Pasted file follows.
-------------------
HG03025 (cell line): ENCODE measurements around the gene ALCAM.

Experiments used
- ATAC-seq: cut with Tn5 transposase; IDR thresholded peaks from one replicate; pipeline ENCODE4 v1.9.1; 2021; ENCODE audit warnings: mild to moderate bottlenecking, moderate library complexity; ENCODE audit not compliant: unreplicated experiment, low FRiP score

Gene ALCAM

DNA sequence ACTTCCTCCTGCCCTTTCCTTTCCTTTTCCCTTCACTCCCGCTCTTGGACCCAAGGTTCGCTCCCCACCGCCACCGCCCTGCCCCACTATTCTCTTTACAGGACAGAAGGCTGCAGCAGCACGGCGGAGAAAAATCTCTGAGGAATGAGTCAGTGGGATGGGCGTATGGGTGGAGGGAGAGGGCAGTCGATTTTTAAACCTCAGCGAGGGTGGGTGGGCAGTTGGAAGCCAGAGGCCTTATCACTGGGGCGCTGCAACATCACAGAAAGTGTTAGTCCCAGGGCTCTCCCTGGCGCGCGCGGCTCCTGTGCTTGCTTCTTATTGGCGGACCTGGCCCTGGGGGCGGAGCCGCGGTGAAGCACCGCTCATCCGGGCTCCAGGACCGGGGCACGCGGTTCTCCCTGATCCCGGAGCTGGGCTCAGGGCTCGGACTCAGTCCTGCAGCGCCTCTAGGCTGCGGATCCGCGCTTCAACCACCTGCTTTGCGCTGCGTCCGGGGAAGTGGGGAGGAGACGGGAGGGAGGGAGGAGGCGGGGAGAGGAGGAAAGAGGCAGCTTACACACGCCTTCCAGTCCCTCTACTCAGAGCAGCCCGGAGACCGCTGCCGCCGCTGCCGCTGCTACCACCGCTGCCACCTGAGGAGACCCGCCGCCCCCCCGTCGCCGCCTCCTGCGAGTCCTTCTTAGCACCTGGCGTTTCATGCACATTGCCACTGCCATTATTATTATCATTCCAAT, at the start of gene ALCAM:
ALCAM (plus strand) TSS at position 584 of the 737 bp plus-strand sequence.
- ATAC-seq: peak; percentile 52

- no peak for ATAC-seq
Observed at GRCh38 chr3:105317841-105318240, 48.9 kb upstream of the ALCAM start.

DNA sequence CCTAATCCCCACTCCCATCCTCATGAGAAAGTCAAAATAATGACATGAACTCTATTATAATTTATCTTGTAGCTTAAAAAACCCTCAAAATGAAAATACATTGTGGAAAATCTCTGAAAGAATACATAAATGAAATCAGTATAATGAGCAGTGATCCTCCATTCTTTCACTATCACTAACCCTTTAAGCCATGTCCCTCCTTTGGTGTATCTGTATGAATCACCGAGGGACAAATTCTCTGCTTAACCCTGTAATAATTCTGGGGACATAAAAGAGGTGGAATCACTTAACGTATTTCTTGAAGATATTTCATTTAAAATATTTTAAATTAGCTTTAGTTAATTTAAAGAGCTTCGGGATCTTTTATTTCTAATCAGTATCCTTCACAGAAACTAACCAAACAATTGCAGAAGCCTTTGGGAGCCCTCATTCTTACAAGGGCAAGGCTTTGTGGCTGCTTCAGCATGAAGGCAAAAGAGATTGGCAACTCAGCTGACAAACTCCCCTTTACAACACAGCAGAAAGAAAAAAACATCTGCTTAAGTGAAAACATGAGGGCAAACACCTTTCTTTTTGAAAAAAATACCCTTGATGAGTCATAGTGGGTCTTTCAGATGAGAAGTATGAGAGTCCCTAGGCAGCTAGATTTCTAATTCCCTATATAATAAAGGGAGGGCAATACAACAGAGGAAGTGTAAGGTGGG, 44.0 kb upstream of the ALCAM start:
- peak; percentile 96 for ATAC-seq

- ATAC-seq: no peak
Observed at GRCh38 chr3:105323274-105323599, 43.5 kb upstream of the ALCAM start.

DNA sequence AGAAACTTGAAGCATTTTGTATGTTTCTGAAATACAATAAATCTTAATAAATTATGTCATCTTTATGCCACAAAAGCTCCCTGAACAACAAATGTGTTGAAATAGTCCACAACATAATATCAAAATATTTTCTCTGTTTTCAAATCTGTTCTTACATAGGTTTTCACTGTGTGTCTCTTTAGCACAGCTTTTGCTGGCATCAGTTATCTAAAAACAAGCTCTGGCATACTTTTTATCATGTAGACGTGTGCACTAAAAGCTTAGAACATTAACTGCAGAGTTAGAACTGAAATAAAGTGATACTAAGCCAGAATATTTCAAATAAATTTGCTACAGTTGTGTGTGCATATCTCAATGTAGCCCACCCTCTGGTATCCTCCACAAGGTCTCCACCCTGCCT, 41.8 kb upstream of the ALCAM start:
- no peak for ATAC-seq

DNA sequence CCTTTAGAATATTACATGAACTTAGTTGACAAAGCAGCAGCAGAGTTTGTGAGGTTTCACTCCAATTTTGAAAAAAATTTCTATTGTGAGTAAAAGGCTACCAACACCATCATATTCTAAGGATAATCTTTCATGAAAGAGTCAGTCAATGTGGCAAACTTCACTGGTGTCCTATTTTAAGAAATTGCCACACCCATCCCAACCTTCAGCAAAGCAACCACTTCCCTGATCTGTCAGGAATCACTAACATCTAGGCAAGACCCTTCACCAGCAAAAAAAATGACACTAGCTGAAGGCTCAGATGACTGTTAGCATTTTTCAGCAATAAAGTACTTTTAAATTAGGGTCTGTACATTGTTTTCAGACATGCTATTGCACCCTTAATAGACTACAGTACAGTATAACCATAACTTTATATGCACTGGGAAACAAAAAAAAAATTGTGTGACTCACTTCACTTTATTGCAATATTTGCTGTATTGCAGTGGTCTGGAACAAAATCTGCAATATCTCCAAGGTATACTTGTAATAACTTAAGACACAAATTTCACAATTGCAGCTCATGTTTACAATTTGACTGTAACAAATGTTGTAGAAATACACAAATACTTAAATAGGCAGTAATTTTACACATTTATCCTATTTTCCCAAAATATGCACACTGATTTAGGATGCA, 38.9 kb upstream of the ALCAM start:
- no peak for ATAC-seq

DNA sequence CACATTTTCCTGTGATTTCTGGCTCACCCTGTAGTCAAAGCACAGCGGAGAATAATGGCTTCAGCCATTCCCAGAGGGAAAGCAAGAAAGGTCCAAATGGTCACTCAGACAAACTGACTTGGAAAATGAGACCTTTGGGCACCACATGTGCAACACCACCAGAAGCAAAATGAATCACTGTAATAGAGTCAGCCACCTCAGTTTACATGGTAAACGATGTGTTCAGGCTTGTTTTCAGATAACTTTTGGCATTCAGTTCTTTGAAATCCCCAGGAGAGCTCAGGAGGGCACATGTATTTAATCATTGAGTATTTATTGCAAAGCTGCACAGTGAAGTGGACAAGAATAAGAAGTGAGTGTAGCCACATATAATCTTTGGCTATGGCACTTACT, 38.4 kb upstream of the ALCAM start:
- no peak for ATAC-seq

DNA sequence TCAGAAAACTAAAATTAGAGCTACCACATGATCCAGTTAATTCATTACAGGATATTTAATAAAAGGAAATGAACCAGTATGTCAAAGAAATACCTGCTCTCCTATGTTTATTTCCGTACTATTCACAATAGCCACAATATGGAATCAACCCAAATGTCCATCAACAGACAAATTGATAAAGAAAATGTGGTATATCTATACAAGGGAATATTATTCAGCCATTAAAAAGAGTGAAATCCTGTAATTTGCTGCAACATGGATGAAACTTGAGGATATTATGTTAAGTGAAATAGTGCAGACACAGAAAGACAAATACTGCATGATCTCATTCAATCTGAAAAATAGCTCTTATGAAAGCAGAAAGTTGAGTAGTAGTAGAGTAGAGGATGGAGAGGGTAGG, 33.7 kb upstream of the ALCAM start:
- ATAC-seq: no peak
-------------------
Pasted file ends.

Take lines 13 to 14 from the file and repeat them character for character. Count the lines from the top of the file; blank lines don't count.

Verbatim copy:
Observed at GRCh38 chr3:105323274-105323599, 43.5 kb upstream of the ALCAM start.

DNA sequence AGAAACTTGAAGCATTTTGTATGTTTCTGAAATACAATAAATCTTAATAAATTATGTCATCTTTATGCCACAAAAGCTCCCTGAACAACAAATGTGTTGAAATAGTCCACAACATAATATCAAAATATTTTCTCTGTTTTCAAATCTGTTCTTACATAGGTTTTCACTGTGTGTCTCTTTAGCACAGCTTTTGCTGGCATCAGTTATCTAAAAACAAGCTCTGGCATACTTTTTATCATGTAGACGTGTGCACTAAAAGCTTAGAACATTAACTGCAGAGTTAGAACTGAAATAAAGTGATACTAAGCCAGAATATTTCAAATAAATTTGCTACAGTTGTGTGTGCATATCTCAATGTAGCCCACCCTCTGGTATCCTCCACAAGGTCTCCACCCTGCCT, 41.8 kb upstream of the ALCAM start: